New report by activist-scientist concedes that BC salmon farmers are managing sea lice levels well.

No sea lice violations at B.C. salmon farms, says DFO

This Canada Day, fact check the claims being made by a noisy few who threaten our food supply security

By Fabian Dawson

More so than ever before, the COVID-19 pandemic is showing Canadians why we need to improve our access to affordable, nutritious and sustainable food.

Almost one in seven (14.6 percent) Canadians said that they lived in a household where food insecurity was a problem, according to Statistics Canada. This number is up from 10.5 percent just two years ago.

The average Canadian family is expected to spend an additional $487 on food in 2020, states a new report by the Dalhousie University and the University of Guelph.

  Another study by FoodShare Toronto and the PROOF research team   at the University of Toronto found that Black and Indigenous Canadians are more likely to experience barriers to affordable food.

During this time of great uncertainty, Canadians need to come together to strengthen the resilience of our food supply system.

But don’t tell that to the loud science-deficit voices that seem to dominate the headlines when it comes to farming fish in its natural ocean environment in B.C.

Last week, when B.C.’s salmon farmers were busy distributing over half a million meals to food banks across Canada struggling with increased demand due to the pandemic, this group was spending money to disseminate dubious presentations of data to media outlets.

Cloaking itself in First Nations rights, this group led by a so called “independent” biologist claimed again that hazardous levels of naturally occurring parasitic sea lice in B.C. waters should necessitate the shutting down of the salmon farming industry, which supports over 7,000 families in the province.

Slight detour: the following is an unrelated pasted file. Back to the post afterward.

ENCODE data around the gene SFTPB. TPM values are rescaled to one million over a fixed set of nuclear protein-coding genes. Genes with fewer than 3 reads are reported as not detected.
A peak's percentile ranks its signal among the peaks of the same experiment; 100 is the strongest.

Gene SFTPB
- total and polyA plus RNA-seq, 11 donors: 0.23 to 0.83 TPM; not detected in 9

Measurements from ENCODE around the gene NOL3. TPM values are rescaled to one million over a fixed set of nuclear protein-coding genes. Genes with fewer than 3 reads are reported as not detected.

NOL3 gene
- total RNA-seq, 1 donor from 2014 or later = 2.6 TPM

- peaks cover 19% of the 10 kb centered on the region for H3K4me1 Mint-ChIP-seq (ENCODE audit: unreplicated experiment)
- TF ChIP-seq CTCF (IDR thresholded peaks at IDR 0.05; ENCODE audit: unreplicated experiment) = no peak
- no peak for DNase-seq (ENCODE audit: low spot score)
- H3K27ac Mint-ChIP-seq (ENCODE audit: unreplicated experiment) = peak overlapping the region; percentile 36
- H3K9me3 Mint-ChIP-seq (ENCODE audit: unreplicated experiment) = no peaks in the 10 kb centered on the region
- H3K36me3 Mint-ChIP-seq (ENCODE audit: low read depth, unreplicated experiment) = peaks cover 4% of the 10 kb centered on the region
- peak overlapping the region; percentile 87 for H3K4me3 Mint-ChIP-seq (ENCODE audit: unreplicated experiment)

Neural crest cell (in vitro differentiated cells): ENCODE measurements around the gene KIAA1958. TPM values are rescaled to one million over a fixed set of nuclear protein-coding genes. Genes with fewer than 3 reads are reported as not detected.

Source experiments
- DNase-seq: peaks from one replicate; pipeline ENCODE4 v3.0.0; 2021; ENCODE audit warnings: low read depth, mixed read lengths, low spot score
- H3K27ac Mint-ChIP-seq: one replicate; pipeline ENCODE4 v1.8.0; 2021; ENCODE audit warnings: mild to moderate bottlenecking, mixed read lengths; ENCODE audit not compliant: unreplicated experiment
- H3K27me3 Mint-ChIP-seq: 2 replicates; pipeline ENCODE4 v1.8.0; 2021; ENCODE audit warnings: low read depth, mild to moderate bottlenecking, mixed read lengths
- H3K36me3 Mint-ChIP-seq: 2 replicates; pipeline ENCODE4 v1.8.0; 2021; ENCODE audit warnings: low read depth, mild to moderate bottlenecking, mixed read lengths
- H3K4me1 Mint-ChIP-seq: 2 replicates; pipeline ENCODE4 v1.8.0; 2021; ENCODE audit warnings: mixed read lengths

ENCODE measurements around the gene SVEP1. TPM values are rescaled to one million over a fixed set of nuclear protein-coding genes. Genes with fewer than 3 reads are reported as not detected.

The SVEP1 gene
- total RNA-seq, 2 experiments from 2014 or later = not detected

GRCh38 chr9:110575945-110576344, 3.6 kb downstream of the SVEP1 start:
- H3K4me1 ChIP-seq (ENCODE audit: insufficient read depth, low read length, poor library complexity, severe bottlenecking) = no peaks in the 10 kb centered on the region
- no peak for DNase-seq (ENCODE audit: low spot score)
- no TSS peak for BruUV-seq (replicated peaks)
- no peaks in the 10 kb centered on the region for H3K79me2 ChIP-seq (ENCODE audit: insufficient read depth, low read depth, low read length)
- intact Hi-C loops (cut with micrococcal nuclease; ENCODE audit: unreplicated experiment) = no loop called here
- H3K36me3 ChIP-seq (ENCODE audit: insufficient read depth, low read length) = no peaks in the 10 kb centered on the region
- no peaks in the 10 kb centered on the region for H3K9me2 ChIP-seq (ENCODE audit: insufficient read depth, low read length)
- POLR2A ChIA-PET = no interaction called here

Canada’s Department of Fisheries and Oceans (DFO) responded saying: “Sea lice in British Columbia during the 2020 outmigration (March 1 to June 30) have been controlled, with no facilities violating licence conditions.”

But that got lost in the ensuing alarming news stories with headlines like B.C. First Nations say sea lice spreading from fish farms to wild salmon.

It would have been more appropriate for the coverage to be headlined “B.C. First Nations being infected by sea lies.”

This group, financed in part by foreign funds and politically connected business people in Vancouver seeking government handouts, are hell bent on killing B.C.’s fish farming industry. They want it replaced by  operations that grow fish on land, which have failed numerous times in B.C. 

They are well aware that land-based fish farming cannot compete with raising fish in its natural environment  in terms of sustainability, affordability and resilience.

So they make up all kinds of stories forcing governments to conduct studies and counter their claims that cost taxpayers hundreds of thousands of dollars.

Any media outlet that does not parrot their claims or question their studies is labelled fake.

This Canada Day as we struggle with the COVID-19 pandemic, let us cherish the bounty of our land and oceans.

We need to scrutinize the journey of our food from our farms to our plates, through the lens of credible science not hidden agenda-driven activism.

Most importantly fact check the claims being made by a noisy few who threaten Canada’s seafood supply security by claiming to be wild first.

Their notion that wild salmon stocks, which are continually being threatened by climate change, overfishing, up-stream habitat destruction  and natural disasters, will rebound if we end raising fish in the ocean, is simply not true.

(A Cermaq farm near Tofino, Vancouver Island. Photo: Cermaq)


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